A few days ago we told you about the NIGO x Virgil Abloh LV² collection, where two of the most powerful and influential names in contemporary fashion, Virgil Abloh and NIGO have created a collaboration for Louis Vuitton that has contaminated streetwear and haute couture.
If you look closely at the LV² collection you can easily recognize the typical aesthetics of a timeless youth subculture, which defined part of the 20th century and which was an expression of adolescent rebellion exhibited in the 1960s in London and later throughout the United Kingdom, the mods.
The term mod is an abbreviation of modernism – a term initially coined to define fans of “modern jazz” – and was characterized by a passion for Afro-American music, Italian scooters such as the Vespa or Lambretta (often adorned with extra lights and mirrors), whole nights dancing in the clubs and an extremely nice look, that of Italian clothes of the 60s and that young Londoners bought from Cecil Gee, a very fashionable store on Oxford Street, in addition to parkas decorated with patches and pins of all kinds.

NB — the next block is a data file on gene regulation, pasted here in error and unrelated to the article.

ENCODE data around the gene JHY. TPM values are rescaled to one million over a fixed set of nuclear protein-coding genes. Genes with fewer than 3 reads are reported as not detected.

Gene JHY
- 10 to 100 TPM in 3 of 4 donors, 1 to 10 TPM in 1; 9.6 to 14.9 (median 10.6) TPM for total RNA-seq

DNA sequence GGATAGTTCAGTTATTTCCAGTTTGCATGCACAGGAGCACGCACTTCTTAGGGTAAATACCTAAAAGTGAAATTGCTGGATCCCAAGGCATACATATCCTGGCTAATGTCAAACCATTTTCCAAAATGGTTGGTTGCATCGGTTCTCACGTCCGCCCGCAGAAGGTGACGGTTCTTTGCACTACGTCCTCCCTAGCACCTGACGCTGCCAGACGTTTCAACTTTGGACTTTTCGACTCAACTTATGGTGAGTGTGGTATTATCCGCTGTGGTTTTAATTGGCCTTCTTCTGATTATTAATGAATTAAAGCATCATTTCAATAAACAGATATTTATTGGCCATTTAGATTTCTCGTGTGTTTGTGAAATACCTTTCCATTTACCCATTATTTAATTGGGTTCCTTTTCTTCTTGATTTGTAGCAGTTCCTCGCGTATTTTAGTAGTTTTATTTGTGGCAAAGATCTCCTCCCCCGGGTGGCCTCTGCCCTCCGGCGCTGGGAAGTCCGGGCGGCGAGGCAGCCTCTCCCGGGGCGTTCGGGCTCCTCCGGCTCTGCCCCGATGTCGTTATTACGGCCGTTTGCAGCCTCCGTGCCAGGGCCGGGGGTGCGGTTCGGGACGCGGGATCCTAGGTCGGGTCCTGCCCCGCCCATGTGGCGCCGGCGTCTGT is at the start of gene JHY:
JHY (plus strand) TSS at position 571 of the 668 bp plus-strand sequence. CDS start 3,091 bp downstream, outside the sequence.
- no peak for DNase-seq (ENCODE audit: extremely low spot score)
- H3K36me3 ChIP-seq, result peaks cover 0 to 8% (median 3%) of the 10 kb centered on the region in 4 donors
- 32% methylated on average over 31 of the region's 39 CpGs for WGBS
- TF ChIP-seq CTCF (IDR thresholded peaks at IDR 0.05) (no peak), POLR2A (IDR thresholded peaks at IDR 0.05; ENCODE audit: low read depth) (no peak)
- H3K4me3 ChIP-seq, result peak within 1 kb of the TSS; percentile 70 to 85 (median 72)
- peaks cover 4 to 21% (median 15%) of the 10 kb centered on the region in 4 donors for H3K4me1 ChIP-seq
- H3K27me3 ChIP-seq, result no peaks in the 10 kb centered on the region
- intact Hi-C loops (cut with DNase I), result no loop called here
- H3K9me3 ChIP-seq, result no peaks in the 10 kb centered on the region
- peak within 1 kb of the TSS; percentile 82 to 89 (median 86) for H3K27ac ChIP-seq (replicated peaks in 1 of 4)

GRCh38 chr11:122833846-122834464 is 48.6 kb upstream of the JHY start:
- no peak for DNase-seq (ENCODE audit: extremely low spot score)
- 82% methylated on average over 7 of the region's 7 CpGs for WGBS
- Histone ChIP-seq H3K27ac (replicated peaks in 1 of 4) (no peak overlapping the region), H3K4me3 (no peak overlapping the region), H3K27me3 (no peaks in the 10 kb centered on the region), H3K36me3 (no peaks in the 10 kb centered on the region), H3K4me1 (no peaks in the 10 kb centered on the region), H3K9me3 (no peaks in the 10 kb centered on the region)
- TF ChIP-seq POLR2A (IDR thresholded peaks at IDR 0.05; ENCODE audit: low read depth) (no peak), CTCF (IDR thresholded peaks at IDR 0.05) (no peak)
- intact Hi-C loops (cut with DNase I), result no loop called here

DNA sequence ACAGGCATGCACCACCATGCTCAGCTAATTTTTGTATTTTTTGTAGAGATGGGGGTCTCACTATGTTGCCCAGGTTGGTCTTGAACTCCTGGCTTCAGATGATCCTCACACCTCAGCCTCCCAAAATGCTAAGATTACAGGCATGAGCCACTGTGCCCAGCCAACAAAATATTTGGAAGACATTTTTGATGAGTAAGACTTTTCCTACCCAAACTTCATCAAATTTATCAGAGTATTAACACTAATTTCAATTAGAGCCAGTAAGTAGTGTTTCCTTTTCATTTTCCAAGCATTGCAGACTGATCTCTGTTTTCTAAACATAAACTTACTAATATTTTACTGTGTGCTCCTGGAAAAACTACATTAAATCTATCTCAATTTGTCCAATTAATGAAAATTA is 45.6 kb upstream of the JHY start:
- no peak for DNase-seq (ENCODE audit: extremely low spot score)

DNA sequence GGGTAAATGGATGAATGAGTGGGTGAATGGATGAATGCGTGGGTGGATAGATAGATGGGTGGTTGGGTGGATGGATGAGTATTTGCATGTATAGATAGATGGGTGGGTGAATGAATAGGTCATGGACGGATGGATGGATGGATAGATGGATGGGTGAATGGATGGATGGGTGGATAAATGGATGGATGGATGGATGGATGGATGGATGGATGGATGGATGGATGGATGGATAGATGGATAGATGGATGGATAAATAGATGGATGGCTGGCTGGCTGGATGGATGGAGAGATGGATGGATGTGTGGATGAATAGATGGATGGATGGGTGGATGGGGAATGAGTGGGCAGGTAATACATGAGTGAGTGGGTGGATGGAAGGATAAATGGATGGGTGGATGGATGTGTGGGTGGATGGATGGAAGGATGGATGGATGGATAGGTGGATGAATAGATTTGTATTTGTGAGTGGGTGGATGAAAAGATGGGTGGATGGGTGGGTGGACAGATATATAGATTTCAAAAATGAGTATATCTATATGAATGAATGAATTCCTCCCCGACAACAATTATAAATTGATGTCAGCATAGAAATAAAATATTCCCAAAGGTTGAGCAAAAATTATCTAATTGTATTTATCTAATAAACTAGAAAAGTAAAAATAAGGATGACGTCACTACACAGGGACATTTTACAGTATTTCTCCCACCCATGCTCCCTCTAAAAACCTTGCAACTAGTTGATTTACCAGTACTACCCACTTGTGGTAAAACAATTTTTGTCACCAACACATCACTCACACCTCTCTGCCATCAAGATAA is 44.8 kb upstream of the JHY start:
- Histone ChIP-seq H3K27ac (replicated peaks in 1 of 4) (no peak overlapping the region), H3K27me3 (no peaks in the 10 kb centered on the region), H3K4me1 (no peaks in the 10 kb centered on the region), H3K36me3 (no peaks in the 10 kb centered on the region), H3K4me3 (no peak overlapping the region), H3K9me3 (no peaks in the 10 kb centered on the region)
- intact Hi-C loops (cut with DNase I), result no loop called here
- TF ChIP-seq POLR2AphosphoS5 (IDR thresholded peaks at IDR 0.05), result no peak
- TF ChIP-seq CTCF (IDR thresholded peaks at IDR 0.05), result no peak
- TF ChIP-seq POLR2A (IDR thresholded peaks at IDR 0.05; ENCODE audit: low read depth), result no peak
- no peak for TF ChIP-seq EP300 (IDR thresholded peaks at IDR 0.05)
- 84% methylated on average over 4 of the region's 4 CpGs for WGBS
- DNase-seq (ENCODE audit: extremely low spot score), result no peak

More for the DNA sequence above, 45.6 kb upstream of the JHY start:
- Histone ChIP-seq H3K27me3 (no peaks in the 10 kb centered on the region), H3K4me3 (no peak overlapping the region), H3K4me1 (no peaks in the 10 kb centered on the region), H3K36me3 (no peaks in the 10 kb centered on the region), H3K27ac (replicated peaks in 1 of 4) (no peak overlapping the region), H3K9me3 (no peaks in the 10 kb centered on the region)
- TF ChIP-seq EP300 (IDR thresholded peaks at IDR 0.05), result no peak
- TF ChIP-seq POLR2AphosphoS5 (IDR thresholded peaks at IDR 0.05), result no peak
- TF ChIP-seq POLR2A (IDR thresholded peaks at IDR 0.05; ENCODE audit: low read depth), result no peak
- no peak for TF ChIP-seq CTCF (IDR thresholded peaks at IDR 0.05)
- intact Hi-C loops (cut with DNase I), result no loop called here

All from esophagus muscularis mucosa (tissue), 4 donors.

Stuart McGurk, Associate Editor of British GQ, in an article published in the May 2014 edition of the British magazine, says that “at its heart, mod is about bespoke not about slavishly confirming to a trend, but choosing your own look. About being who you wanted to be, whether it’s the work you want to do or the cut of the pants you want to wear”.
Being a mod meant – and it means – being a mod inside and out exemplified through a precise lifestyle and a look that evolved from the passions of the mod itself, without ever losing its essence.
An example of what it means to be a mod today is the lifestyle and aesthetics of the 2012 Tour de France winner and four-time Olympic champion, Bradley Wiggins.
A continuous and constant passion for everything related to mod culture that with the passage of time has adapted to the contemporary, just see The Jam and Quadrophenia in the 70s and Oasis and britpop in the 90s, without ever losing its essence but rather, continuing to be an aesthetic reference point and not only for contemporary fashion.